(Nov. 18, 2021) — The walls are closing in on Dr. Anthony Fauci as emails reveal the National Institutes of Health colluded with EcoHealth Alliance to circumvent federal restrictions on gain-of-function (GOF) research.
The damning revelations were published by The Intercept1 and Daily Caller,2 November 3, 2021. While the NIH has kept the grant correspondence secret, only allowing select congressional staff to review the documentation in a private session, The Intercept was given access to their personal notes.
Considering federal grants are of clear public interest, the NIH’s decision to not make the correspondence public is suspicious in and of itself. Are they hiding something? You bet. As reported by Intercept journalists Sharon Lerner and Mara Hvistendahl:3
“Emails show that NIH officials allowed EcoHealth Alliance to craft oversight language governing its own gain-of-function research …
Detailed notes on NIH communications obtained by The Intercept show that beginning in May 2016, agency staff had an unusual exchange with Peter Daszak, the head of EcoHealth Alliance, about experiments his group was planning to conduct on coronaviruses under an NIH grant called ‘Understanding the Risk of Bat Coronavirus Emergence’4 …
EcoHealth was entering the third year of the five-year, $3.1 million grant that included research with the Wuhan Institute of Virology and other partners. In a 2016 progress report, the group described to NIH its plans to carry out two planned experiments infecting humanized mice with hybrid viruses, known as ‘chimeras.’
The plans triggered concerns at NIH. Two staff members — Jenny Greer, a grants management specialist, and Erik Stemmy, a program officer handling coronavirus research — wrote to EcoHealth Alliance to say that the experiments ‘appear to involve research covered under the pause,’ referring to a temporary moratorium5 on funding for gain-of-function research that would be reasonably anticipated to make MERS and SARS viruses more pathogenic or transmissible in mammals …
Initially, NIH staff appeared intent on enforcing the funding pause … But what happened next sets off alarm bells for biosafety advocates: Agency staff adopted language that EcoHealth Alliance crafted to govern its own work.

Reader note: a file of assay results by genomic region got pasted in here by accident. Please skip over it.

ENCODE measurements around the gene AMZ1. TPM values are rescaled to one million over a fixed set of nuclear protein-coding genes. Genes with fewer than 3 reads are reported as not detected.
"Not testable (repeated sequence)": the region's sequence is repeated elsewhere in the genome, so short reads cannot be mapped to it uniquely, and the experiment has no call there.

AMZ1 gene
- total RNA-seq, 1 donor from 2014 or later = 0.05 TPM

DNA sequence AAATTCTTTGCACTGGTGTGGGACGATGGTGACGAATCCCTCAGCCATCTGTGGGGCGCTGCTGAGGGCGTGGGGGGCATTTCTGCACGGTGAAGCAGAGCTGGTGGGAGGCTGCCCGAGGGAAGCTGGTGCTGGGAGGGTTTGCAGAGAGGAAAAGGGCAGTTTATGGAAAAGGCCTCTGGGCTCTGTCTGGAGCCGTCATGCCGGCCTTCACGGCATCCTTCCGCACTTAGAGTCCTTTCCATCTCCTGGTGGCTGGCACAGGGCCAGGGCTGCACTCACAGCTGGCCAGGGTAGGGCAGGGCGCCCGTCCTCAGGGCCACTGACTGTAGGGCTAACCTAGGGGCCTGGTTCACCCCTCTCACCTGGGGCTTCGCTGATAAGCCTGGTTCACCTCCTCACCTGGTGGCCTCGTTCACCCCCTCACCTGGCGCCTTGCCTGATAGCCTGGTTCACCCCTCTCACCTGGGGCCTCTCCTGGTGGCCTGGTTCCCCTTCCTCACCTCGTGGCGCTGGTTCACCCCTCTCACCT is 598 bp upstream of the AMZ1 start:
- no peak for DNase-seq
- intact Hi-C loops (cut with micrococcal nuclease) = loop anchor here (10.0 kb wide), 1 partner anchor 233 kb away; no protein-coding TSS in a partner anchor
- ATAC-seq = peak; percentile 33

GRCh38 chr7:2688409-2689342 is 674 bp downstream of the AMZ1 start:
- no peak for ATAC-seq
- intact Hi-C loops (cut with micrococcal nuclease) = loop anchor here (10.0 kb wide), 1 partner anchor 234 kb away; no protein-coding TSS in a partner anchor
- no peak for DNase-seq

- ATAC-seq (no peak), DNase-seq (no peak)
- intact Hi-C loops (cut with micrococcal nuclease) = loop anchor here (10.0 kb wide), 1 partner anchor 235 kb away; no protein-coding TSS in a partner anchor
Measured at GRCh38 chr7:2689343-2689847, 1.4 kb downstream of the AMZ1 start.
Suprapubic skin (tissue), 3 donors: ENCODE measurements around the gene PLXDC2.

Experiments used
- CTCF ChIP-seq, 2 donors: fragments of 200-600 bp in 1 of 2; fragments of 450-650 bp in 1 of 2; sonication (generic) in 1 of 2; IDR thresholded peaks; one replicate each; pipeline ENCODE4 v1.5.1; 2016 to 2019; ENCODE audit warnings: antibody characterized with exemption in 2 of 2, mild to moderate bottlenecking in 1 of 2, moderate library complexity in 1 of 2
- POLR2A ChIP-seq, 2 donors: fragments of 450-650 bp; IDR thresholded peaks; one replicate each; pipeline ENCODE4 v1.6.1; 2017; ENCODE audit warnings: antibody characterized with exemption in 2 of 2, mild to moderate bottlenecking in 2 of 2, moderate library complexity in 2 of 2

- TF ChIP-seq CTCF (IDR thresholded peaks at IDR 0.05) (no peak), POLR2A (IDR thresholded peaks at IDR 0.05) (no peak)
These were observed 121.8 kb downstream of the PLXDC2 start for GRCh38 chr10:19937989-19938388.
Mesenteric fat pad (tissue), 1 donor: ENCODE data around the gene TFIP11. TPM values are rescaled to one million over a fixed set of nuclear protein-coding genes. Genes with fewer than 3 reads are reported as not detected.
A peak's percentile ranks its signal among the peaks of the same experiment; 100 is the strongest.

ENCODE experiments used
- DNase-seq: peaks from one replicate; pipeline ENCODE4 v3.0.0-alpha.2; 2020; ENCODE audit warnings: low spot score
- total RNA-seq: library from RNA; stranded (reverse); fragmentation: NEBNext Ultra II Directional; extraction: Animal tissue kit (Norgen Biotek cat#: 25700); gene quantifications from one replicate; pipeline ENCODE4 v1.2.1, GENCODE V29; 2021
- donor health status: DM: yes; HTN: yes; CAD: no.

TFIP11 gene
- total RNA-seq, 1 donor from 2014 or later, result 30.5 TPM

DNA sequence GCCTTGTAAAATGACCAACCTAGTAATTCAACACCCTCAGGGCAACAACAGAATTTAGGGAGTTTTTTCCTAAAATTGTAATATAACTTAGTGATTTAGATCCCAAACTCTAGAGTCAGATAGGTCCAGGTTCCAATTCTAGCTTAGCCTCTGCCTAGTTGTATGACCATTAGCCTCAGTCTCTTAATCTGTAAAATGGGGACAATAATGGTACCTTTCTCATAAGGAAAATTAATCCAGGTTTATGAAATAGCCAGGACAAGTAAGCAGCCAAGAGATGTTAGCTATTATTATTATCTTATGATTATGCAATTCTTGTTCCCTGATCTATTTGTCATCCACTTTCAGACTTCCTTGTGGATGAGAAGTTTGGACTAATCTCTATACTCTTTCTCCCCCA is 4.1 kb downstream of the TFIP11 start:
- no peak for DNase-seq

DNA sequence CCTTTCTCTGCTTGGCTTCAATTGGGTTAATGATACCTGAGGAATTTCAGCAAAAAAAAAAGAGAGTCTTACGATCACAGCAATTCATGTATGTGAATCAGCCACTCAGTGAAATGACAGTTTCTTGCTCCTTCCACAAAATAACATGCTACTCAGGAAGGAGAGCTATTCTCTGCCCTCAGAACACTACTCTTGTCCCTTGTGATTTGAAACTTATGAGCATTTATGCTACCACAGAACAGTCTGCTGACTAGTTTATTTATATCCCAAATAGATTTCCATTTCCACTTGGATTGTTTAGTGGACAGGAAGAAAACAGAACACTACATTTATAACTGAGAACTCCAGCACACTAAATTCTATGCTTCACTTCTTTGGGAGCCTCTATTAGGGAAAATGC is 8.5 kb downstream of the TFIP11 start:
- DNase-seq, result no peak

The agency inserted several sentences into grant materials describing immediate actions the group would take if the viruses they created proved to become more transmissible or disease-causing as the result of the experiments.”
NIH Tries to Evade Responsibility
The NIH is now trying to evade responsibility by shifting blame for the unlawful research onto EcoHealth Alliance. October 21, 2021, NIH principal deputy director Lawrence Tabak, Ph.D., sent a letter6,7,8 to James Comer, ranking member of the Committee on Oversight and Reform, “to provide additional information and documents regarding NIH’s grant to EcoHealth Alliance Inc.”
In the letter, Tabak acknowledged that Fauci lied to Congress when he emphatically insisted the NIH/NIAID have never funded GOF research. However, when it comes to circumventing the research moratorium, Tabak lays the blame squarely at the feet of EcoHealth. According to Tabak:9
“The limited experiment described in the final progress report provided by EcoHealth Alliance was testing if spike proteins from naturally occurring bat coronaviruses circulating in China were capable of binding to the human ACE2 receptor in a mouse model …
In this limited experiment, laboratory mice infected with the SHC014 WIV 1 bat coronavirus became sicker than those infected with the WIV1 bat coronavirus. As sometimes occurs in science, this was an unexpected result of the research, as opposed to something that the researchers set out to do …
The research plan was reviewed by NIH in advance of funding, and NIH determined that it did not to fit the definition of research involving enhanced pathogens of pandemic potential (ePPP) because these bat coronaviruses had not been shown to infect humans. As such, the research was not subject to departmental review under the HHS P3CO Framework.
However, out of an abundance of caution and as an additional layer of oversight, language was included in the terms and conditions of the grant award to EcoHealth that outlined criteria for a secondary review, such as a requirement that the grantee report immediately a one log increase in growth.
These measures would prompt a secondary review to determine whether the research aims should be re-evaluated or new biosafety measures should be enacted. EcoHealth failed to report this finding right away, as was required by the terms of the grant.”
In other words, EcoHealth’s experiment “accidentally” turned into GOF. At that point, EcoHealth should have alerted the NIH, but allegedly didn’t. So, according to Tabak, NIH bears no responsibility as they relied on EcoHealth to follow the terms of the grant.
EcoHealth has denied this charge, saying “These data were reported as soon as we were made aware, in our year four report in April 2018 … At no time did program staff indicate to us that this work required further clarification or secondary review.”10,11
As noted by The Intercept,12 Tabak implies the NIH created that reporting rule “out of an abundance of caution,” but according to the correspondence The Intercept reviewed, “the language was inserted at Daszak’s suggestion,” and “the NIH and EcoHealth Alliance worked together to evade additional oversight.”
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